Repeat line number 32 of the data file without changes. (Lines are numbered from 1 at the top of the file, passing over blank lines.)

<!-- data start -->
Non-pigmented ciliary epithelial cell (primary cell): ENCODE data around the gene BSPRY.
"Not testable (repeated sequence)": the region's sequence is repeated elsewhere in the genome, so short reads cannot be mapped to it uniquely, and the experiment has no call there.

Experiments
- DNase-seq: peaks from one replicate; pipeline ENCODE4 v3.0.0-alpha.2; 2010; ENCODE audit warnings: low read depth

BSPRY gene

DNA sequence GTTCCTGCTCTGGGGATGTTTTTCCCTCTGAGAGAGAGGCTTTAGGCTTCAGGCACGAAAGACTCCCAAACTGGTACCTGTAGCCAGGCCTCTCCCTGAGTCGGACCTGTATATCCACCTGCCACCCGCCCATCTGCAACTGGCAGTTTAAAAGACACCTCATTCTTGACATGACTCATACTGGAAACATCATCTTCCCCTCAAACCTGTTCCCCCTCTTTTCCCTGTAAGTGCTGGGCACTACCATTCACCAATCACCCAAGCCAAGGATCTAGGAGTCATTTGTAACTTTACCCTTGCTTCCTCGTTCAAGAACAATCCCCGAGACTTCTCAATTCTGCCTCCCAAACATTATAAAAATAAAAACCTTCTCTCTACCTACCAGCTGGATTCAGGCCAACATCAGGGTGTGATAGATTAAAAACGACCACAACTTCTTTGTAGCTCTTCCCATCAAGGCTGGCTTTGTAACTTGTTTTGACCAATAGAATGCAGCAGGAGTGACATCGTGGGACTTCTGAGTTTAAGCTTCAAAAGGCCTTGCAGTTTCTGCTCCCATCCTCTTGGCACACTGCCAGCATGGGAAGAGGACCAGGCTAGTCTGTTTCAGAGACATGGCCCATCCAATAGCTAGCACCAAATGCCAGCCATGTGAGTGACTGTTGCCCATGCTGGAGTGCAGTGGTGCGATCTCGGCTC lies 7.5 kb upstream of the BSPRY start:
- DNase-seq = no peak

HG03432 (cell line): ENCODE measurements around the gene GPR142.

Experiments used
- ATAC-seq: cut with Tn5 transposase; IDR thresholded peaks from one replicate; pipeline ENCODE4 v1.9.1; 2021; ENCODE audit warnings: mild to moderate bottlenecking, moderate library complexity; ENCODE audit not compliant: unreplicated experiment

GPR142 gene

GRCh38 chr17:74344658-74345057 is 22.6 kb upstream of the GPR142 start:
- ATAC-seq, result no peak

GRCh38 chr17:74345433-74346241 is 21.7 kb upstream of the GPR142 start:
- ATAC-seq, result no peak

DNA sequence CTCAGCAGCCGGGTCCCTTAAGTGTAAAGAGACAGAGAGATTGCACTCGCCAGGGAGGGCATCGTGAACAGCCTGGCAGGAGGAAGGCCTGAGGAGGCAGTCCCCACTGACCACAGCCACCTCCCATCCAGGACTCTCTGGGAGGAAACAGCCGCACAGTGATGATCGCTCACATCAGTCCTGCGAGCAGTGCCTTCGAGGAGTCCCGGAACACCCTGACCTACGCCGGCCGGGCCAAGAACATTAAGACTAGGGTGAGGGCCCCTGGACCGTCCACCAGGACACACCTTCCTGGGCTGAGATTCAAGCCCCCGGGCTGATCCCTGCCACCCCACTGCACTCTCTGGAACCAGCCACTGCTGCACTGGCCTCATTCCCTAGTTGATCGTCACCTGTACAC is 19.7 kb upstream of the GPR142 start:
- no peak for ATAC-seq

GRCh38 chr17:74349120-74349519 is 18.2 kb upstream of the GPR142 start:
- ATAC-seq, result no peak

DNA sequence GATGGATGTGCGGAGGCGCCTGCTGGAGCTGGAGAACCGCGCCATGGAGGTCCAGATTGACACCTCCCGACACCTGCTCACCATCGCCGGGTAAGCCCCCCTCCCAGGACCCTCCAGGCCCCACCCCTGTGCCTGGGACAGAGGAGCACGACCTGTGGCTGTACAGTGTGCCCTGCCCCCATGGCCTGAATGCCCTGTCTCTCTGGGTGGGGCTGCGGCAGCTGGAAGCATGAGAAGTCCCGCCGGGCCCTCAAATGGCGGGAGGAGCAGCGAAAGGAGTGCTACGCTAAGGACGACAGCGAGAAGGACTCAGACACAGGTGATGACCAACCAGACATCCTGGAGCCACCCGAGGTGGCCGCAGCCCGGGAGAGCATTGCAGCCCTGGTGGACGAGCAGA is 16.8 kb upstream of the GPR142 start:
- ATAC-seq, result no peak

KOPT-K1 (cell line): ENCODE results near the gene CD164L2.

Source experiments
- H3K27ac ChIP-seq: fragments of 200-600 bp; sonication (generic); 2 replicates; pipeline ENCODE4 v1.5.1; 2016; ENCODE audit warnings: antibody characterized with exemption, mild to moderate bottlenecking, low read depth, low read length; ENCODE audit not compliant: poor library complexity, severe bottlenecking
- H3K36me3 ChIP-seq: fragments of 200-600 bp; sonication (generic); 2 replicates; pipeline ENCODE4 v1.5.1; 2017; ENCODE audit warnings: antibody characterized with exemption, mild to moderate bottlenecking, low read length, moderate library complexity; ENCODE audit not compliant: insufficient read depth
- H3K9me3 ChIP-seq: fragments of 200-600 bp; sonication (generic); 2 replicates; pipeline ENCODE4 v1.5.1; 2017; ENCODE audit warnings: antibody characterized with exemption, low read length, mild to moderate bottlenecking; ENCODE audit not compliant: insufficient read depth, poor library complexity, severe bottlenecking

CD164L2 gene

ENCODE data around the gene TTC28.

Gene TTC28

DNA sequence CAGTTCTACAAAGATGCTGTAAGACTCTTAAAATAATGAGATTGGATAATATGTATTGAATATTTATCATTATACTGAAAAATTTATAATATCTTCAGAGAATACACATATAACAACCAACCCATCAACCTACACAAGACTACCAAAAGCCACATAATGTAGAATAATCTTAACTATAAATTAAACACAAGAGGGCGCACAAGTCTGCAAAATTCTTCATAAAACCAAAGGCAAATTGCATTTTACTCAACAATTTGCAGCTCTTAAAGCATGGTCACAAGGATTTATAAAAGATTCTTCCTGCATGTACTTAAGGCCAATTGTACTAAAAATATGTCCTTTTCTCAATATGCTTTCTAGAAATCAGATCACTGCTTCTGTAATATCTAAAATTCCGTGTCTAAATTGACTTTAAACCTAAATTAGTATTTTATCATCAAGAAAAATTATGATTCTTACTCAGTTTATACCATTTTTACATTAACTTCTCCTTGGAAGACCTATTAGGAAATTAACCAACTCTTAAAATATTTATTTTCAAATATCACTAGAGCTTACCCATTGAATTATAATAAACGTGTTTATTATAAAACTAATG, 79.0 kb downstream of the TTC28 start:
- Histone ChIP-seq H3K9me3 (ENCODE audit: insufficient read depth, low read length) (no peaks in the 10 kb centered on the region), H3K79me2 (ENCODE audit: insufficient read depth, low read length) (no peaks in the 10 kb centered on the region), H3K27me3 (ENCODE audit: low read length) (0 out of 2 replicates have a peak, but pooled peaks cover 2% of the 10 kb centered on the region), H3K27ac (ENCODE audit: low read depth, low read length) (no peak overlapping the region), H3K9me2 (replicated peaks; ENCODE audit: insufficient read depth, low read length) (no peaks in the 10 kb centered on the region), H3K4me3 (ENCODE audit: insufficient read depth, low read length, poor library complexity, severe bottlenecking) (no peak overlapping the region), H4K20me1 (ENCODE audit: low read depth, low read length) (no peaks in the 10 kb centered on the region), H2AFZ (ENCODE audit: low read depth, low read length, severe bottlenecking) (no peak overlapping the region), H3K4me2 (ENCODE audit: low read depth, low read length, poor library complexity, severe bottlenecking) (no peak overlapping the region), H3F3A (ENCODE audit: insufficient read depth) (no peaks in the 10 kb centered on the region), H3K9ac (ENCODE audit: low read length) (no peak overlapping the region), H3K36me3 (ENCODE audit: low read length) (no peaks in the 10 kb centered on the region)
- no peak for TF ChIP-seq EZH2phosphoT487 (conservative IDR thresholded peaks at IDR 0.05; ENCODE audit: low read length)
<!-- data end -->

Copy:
- no peak for TF ChIP-seq EZH2phosphoT487 (conservative IDR thresholded peaks at IDR 0.05; ENCODE audit: low read length)